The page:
Angel McGarrity-Davis, RN, CDONA, NHA

I’ve been hired at a long-term care facility as a care manager, and my entire background has been in case management from the acute care side. What in particular should I know about discharge planning?

In the Improving Medicare Post-Acute Care Transformation Act of 2014, there were additional proposed regulations added in November 2015 that pertain to discharge planning. 

When the right discharge planning is done, statistics show rehospitalizations are minimal.  

We also should think about patient-centered care and the needs of each patient when trying to assist in discharge planning.  Communication, coordination and education among each provider are necessary among all the providers. The more we work as a team, the better our quality of care will be.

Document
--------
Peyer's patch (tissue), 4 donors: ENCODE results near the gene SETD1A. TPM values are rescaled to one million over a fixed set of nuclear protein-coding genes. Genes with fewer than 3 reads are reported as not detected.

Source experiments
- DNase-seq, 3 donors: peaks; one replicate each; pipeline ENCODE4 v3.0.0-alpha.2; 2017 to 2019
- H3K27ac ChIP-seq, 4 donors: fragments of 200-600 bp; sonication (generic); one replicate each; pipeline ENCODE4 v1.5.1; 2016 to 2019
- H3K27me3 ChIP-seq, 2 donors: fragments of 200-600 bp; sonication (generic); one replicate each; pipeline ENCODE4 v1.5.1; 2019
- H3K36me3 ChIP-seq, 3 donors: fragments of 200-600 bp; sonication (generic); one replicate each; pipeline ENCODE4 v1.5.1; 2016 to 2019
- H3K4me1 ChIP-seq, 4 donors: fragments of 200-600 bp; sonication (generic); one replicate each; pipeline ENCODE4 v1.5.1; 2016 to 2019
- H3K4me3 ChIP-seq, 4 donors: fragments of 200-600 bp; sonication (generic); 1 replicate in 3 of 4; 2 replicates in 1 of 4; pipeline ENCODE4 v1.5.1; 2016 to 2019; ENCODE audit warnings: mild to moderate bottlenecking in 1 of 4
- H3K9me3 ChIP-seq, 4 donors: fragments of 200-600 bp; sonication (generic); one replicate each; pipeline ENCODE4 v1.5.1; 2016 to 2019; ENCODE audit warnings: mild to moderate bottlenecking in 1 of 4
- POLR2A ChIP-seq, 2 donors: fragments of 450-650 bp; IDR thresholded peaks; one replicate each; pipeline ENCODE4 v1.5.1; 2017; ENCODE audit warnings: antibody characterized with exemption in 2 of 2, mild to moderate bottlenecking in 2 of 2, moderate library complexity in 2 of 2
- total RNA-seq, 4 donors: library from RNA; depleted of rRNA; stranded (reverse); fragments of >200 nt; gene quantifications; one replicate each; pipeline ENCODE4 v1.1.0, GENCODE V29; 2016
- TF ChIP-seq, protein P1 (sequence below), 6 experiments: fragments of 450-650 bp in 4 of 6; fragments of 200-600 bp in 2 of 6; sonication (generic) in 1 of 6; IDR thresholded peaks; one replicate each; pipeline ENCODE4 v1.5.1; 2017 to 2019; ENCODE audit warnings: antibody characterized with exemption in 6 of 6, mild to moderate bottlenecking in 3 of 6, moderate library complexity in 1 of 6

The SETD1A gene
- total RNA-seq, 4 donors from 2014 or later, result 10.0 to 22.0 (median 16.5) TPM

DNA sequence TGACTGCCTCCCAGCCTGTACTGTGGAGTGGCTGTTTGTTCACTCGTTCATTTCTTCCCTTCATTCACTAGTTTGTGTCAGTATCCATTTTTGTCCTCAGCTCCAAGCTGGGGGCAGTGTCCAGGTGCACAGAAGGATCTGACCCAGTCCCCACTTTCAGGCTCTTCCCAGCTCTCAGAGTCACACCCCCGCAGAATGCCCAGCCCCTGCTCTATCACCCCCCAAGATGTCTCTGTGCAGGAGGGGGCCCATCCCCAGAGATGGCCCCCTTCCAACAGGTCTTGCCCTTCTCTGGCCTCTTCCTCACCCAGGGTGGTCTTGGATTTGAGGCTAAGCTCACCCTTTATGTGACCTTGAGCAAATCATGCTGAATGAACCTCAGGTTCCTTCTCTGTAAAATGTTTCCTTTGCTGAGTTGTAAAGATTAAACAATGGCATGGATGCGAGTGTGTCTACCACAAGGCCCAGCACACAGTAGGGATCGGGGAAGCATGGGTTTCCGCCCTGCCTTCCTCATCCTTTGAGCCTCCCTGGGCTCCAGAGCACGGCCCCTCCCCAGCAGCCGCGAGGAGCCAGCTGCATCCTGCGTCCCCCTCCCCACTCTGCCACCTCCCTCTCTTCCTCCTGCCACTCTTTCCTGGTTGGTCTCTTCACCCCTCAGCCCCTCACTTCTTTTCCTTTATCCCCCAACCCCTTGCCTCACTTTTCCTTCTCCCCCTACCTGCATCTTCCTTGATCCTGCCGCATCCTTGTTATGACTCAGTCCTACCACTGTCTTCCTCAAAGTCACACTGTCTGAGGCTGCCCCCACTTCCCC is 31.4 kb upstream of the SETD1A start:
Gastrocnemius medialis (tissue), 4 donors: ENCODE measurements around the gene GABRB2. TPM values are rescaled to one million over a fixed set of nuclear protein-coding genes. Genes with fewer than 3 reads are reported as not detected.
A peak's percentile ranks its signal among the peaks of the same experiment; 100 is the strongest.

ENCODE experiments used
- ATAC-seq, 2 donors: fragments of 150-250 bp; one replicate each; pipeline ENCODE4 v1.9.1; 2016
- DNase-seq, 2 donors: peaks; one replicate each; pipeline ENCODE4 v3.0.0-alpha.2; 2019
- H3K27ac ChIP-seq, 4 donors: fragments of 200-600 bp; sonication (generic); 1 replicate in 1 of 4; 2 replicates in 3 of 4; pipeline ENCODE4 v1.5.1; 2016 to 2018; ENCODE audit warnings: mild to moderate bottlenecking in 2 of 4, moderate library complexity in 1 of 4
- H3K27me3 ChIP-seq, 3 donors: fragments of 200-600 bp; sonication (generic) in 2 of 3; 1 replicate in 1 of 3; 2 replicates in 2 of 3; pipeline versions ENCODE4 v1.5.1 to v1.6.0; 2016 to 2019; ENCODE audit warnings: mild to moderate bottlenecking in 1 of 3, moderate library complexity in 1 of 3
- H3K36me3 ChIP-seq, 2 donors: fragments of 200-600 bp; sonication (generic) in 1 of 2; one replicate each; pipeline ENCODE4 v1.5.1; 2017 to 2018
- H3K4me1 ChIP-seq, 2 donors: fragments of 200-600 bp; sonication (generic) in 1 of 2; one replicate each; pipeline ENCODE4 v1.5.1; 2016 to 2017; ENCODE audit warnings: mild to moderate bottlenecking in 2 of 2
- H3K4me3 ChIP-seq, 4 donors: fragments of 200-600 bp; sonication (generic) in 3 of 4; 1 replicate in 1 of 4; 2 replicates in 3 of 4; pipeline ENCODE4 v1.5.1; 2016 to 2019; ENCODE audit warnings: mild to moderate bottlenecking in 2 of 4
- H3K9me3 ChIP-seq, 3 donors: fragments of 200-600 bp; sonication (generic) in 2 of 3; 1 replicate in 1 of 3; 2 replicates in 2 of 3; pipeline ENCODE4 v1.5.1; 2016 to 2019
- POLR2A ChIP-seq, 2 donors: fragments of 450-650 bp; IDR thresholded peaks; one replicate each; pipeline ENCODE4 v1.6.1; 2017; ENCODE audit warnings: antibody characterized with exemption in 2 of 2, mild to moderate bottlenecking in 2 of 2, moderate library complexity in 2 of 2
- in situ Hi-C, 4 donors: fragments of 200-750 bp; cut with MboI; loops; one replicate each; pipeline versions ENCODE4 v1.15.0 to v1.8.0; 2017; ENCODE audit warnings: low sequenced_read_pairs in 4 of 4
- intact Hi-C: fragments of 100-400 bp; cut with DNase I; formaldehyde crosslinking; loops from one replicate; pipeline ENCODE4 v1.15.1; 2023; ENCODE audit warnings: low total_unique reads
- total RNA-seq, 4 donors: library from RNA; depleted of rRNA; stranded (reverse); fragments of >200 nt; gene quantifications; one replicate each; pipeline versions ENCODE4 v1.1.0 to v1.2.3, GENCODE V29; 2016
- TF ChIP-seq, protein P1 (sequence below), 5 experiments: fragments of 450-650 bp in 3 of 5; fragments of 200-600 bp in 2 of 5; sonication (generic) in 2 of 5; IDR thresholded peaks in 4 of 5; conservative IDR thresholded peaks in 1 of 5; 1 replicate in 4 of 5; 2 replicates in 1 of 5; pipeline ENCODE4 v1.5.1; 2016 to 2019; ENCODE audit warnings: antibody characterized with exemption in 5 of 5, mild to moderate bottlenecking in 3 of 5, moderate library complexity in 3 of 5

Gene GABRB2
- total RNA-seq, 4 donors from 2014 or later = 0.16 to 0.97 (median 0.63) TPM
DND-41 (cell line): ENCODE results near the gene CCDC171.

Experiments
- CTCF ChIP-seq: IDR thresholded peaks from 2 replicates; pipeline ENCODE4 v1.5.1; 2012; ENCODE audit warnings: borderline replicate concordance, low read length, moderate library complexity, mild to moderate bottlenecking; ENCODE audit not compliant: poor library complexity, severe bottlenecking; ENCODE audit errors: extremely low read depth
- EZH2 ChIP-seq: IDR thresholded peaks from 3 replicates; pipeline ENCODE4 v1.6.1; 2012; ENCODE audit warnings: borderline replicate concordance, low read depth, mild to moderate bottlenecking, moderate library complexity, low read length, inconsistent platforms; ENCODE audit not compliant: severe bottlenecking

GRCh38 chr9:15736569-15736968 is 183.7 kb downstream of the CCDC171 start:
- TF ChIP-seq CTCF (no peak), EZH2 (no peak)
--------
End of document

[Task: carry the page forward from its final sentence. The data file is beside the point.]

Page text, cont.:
Patients and their caregivers are not currently very involved in discharge planning. We have to empower the patient and family members to understand their specific disease process, understand their medications and also follow up with their physician in a timely manner.

To empower them we must first educate and communicate and then care coordinate. We need to know patients’ personal goals for their quality of life, which, as providers, we must realize might be different from what we think. 

A few areas to consider:

• Identify specific patient needs.

• Identify types of services that are available per the patient’s insurance. 

• Identify all other community resources available.  

• Discuss the issues, roles and responsibilities with the specific practitioners at each provider level.

• Don’t forget to distinguish who makes up your facility’s multidisciplinary team.